§ 762.11(1). At that time, a judgment of conviction is
not entered. Id. “An assignment of an
individual to the status of youthful trainee . . . is not a
conviction for a crime ….” Id. §
the statute, a court has the discretion to terminate or
revoke an individual's youthful trainee status at any
time; however, the court must do so if the individual pleads
guilty to or is convicted of certain crimes. See
Mich. Comp. Laws § 762.12(1), (2). The statute provides:
“Upon termination of consideration or revocation of
status as a youthful trainee, the court may enter an
adjudication of guilt and proceed as provided by law. If the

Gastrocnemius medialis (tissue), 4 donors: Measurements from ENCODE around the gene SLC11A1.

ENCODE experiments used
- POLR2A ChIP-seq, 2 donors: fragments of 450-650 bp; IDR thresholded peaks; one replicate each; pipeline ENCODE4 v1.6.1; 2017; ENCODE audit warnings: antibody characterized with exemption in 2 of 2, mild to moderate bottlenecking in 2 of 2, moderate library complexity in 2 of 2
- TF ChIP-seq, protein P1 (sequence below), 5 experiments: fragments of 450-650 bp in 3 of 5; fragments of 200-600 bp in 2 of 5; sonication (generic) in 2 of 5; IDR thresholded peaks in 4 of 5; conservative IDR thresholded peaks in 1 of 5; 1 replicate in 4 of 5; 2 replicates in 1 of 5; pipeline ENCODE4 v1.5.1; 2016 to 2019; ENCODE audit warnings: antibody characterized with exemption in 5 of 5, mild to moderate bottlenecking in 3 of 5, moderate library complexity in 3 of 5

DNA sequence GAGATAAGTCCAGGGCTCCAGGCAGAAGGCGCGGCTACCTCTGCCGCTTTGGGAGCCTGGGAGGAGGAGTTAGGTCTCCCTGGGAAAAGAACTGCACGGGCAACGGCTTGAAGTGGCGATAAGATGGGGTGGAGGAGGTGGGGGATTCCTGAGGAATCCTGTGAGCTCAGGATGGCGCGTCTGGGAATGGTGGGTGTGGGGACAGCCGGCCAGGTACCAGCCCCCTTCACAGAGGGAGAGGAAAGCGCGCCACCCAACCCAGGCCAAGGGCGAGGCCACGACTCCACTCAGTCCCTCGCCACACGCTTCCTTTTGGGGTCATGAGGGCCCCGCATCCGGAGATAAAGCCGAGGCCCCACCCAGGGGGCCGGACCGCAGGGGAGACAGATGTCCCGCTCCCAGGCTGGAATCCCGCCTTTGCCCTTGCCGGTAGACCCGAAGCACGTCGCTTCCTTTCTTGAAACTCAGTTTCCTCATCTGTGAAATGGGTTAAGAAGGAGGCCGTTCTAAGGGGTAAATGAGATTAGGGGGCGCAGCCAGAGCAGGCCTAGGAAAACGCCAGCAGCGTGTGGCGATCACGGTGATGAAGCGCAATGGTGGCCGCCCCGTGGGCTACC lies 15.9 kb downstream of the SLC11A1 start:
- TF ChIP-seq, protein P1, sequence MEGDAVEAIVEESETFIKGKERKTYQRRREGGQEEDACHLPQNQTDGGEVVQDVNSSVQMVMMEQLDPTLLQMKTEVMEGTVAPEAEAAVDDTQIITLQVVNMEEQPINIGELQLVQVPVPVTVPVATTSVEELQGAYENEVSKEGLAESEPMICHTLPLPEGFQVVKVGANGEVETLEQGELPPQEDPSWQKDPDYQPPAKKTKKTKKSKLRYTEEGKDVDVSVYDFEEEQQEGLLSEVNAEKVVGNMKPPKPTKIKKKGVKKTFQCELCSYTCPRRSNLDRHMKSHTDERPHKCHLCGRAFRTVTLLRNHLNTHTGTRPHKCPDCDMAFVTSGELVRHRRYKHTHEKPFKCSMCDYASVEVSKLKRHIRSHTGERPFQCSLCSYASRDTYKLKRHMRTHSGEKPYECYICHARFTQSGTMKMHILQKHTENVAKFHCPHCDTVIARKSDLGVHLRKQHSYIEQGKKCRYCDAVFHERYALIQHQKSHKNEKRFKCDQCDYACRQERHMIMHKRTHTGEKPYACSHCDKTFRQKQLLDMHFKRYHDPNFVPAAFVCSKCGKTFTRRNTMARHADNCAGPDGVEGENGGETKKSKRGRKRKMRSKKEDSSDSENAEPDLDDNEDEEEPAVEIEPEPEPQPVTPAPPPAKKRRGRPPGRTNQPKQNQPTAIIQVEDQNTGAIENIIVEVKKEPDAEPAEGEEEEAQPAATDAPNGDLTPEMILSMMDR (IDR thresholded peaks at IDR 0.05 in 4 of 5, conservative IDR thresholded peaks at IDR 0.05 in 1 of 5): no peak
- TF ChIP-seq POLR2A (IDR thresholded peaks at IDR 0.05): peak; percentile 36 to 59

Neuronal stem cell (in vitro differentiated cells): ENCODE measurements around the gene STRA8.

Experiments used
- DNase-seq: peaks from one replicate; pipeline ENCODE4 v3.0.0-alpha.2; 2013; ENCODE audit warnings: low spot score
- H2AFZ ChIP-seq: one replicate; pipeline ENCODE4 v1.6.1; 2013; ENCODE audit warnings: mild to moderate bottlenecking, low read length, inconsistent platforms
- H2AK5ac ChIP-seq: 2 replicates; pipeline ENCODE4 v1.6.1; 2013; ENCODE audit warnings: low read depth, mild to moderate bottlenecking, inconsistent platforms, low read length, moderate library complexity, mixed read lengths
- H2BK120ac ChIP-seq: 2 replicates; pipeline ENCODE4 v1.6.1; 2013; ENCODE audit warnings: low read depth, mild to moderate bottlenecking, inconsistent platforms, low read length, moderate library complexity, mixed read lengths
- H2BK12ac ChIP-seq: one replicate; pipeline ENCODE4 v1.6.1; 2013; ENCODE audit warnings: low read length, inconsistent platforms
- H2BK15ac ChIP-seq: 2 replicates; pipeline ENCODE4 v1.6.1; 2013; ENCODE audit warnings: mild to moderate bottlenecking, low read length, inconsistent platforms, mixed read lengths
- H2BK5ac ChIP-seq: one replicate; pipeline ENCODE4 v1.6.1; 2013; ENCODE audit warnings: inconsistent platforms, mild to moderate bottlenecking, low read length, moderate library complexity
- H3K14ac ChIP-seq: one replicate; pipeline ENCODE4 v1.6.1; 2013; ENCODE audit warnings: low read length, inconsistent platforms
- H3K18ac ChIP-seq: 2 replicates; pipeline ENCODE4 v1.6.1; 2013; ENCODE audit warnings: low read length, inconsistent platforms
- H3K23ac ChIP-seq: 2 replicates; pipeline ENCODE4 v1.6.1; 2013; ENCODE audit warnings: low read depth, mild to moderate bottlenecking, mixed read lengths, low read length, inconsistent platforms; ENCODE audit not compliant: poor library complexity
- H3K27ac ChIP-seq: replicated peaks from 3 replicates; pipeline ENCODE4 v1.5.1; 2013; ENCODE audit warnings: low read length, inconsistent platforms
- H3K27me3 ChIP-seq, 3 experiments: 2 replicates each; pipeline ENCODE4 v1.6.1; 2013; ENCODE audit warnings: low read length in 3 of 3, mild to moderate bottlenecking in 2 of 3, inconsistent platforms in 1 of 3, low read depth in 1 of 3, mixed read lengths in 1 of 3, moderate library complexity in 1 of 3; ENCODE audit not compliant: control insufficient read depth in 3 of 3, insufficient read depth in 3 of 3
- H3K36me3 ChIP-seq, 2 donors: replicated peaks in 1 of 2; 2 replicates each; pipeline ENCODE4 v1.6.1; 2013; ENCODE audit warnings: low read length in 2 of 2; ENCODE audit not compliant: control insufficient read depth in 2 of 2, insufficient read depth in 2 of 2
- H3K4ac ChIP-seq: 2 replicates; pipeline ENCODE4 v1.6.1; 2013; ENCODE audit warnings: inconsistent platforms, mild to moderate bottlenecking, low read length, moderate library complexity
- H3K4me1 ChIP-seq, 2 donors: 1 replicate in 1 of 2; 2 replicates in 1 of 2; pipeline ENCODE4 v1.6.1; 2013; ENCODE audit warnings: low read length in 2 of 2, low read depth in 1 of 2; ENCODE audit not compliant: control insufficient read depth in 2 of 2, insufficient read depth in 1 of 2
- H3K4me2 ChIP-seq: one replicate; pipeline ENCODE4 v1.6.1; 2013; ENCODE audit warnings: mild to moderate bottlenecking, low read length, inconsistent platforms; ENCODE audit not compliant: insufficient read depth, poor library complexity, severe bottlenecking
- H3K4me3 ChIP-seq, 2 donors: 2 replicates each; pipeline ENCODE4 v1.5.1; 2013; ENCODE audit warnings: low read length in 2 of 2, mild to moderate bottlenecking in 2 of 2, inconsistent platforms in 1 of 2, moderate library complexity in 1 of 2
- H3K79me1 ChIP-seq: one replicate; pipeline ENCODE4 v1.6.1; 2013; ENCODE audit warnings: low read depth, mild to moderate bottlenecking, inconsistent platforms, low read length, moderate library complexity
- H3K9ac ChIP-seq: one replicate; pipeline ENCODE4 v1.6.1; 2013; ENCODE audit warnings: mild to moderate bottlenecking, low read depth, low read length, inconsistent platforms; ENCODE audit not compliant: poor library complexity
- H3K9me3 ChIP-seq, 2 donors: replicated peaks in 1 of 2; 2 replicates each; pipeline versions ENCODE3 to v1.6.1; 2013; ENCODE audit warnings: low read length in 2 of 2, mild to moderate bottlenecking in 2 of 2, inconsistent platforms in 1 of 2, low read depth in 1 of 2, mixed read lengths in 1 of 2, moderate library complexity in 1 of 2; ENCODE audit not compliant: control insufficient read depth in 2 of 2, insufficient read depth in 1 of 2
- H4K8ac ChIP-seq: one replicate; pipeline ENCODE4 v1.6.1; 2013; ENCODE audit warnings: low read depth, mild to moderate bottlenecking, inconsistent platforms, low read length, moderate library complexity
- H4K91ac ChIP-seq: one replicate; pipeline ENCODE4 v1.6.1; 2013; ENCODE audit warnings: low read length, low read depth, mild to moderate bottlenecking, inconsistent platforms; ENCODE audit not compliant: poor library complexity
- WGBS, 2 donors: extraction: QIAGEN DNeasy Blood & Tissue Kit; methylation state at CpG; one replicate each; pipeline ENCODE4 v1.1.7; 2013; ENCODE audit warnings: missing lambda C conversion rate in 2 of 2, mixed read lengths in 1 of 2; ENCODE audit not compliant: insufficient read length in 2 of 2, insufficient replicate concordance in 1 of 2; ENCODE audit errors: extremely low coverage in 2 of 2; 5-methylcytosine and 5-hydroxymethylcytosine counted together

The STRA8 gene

status of youthful trainee is revoked, an adjudication of
guilt is entered, and a sentence is imposed ….”
Id. § .12(3) If the individual's youthful
trainee status is not terminated or revoked, the court must
“discharge the individual and dismiss the
proceedings.” Id. § 762.14(1).
Sixth Circuit has not addressed whether an individual is
“under indictment” for purposes of § 922(n)
when he or she is a HYTA youthful trainee. Jesse identifies
one case in this District where the issue was litigated.
See 4/30/19 Hr'g Tr., United States v.
Bryant, Criminal Case No. 19-20134 (E.D. Mich. Apr. 30,
2019), ECF No. 27. In that case, the Honorable Bernard A.
Friedman denied the defendant's motion to dismiss the
§ 922(n) charge against him, concluding that the phrase
“under indictment” in the statute must be read
broadly and includes an individual under HYTA status.
Id. at Pg ID 141-44. Judge Friedman's holding is
consistent with those of courts in other circuits,
considering similar state statutes: United States v.
Saiz, 797 F.3d 853 (10th Cir. 2015) (holding that a